Hodson et al. (2017) surveyed 60 white and 90 red Australian wines from multiple varieties and vintages and found the mean concentrations of methanol to be 58 mg/L and 170 mg/L, respectively. The theoretical maximum concentration of methanol that could be formed in a wine after the maximum allowed addition of 200 mg/L DMDC is 96 mg/L (Stafford and Ough 1976). Based on the average concentrations of methanol reported by Hodson et al. (2017) and the maximum concentration of methanol that could form from the maximum allowed addition of DMDC, it is highly unlikely that a DMDC addition to a typical table wine would lead to the wine exceeding legal methanol limits. However, it should be noted that wines produced from grapes affected by Botrytis cinerea can have higher concentrations of methanol than other wines (up to 364 mg/L) due to PME produced by this invasive organism. It is therefore recommended that such wines be tested for their methanol concentration before any DMDC is added. This will allow the winemaker to calculate the maximum methanol concentration expected after DMDC addition, so that the legal limits for methanol can be adhered to.

Sorbic acid

Key points

• Used just prior to packaging sweet white wines to prevent refermentation by Saccharomyces cerevisiae
• Maximum legal addition in Australia and New Zealand is 200 mg/L as sorbic acid
• More effective at lower pH, higher alcohol levels and low yeast populations
• Must avoid growth of lactic acid bacteria to avoid the development of devastating geranium off-odour

Sorbic acid, or 2,4-hexadienoic acid, is an unsaturated, short-chain fatty acid which can be used to help prevent post-packaging refermentation by yeast, mainly Saccharomyces sp. (Fugelsang and Edwards 2007). Sorbic acid works by suppressing the oxidative phosphorylation enzyme system (Tromp and Agenbach 1981), which is used to produce energy for the cell. Unlike DMDC, which is toxic to yeast (especially Saccharomyces sp.), sorbic acid is considered a fungistat rather than a fungicide, as it inactivates yeasts but does not kill them. However, sorbic acid is persistent in wine, so its activity does not decrease over time (Boulton et al. 1996). Sorbic acid is listed as a wine additive in the Australia New Zealand Food Standards Code and can be added at rates up to a maximum of 200 mg/L, expressed as sorbic acid (Anon. 2019). Unlike DMDC, which is considered a processing aid, there is a requirement for sorbic acid to be listed on the labelled product.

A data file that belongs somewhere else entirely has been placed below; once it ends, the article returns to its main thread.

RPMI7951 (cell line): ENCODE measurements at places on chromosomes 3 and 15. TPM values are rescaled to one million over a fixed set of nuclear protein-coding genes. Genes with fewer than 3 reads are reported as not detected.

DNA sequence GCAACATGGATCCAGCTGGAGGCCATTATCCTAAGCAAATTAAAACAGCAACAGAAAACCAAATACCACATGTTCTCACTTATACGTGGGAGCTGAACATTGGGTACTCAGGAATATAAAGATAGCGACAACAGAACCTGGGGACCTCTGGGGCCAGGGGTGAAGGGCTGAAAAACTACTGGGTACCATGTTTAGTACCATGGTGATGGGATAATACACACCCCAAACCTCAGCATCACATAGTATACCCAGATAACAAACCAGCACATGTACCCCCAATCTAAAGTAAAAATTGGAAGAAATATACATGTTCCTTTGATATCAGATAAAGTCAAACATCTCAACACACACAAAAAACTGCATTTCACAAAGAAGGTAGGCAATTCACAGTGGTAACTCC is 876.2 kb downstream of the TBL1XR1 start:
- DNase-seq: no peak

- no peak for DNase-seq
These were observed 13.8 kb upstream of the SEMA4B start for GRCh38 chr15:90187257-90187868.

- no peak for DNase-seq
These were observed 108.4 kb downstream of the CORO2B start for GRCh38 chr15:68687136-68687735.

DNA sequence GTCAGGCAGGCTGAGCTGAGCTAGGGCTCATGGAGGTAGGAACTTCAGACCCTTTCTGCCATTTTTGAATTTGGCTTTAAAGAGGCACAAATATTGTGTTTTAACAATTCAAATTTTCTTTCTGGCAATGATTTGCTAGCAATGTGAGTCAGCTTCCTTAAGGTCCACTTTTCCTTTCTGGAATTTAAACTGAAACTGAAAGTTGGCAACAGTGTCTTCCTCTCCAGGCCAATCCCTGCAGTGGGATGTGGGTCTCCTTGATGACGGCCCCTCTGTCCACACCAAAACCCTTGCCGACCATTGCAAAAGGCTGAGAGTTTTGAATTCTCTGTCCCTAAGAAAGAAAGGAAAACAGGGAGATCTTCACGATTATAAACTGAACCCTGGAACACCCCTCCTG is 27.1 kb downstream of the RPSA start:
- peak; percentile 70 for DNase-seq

The effectiveness of sorbic acid depends on wine composition (mainly pH, alcoholic strength and SO2 concentration), the type of microorganism and the strain. Sorbic acid is more effective with increasing concentration of SO2, increasing concentration of ethanol and at lower pH values (Ough and Ingraham 1960, Ribéreau-Gayon et al. 2006, Zoecklein et al., 1995). With regards to microorganisms, sorbic acid is mainly used to inhibit refermentation by Saccharomyces cerevisiae in sweet wines (Fugelsang and Edwards 2007, Zoecklein et al., 1995), as it is not a very effective at inhibiting yeasts such as Brettanomyces, Saccharomycodes and Zygosaccharomyces, lactic acid or acetic acid bacteria (du Toit and Pretorius 2000, Edinger and Splittstoesser 1986). In general, the recommended rate of addition is between 100 and 200 mg/L (Auerbach 1959, Fugelsang and Edwards 2007, Ough and Ingraham 1960, Zoecklein et al. 1995); however, other authors recommend the maximum rate (200 mg/L) as the effective dose (Boulton et al. 1996, Tromp and Agenbach 1981). These authors recommend that 200 mg/L be used regardless of the yeast cell numbers and that sorbic acid should be used in combination with SO2 and sterile filtration (Boulton et al. 1996, Tromp and Agenbach 1981).

Addition to wine
Sorbic acid has relatively low solubility in water (1.6 g/L at 20°C), so the potassium salt (potassium sorbate) is used instead, which is very soluble in water (Ribéreau-Gayon et al. 2006). When calculating how much potassium sorbate to add to a wine, the value for the desired concentration of sorbic acid must be multiplied by the ratio of the molecular weight of potassium sorbate to that of sorbic acid, which is 1.34. For example, if a sorbic acid concentration of 200 mg/L is required, 1.34 x 200 mg/L = 268 mg/L of potassium sorbate must be added to achieve this. Note that you can use the AWRI winemaking calculator for sorbic acid addition to calculate the amount of potassium sorbate to add. The potassium sorbate should be dissolved in water prior to addition to the bulk wine. Because the pKa of sorbic acid is 4.7, when potassium sorbate is added to wine (pH typically <3.8) it changes from the dissociated form to the undissociated form (sorbic acid) soon after addition (Zoecklein et al. 1995). However, because sorbic acid has low solubility, it can precipitate if the potassium sorbate solution is added too quickly, so the solution of potassium sorbate must be added slowly while the wine is mixed (Ribéreau-Gayon et al. 2006). Due to this, Ribéreau-Gayon et al. (2006) recommend using a dosing pump. It is also recommended that sorbic acid be added just prior to bottling (Fugelsang and Edwards 2007, Ribéreau-Gayon et al. 2006).

Sensory aspects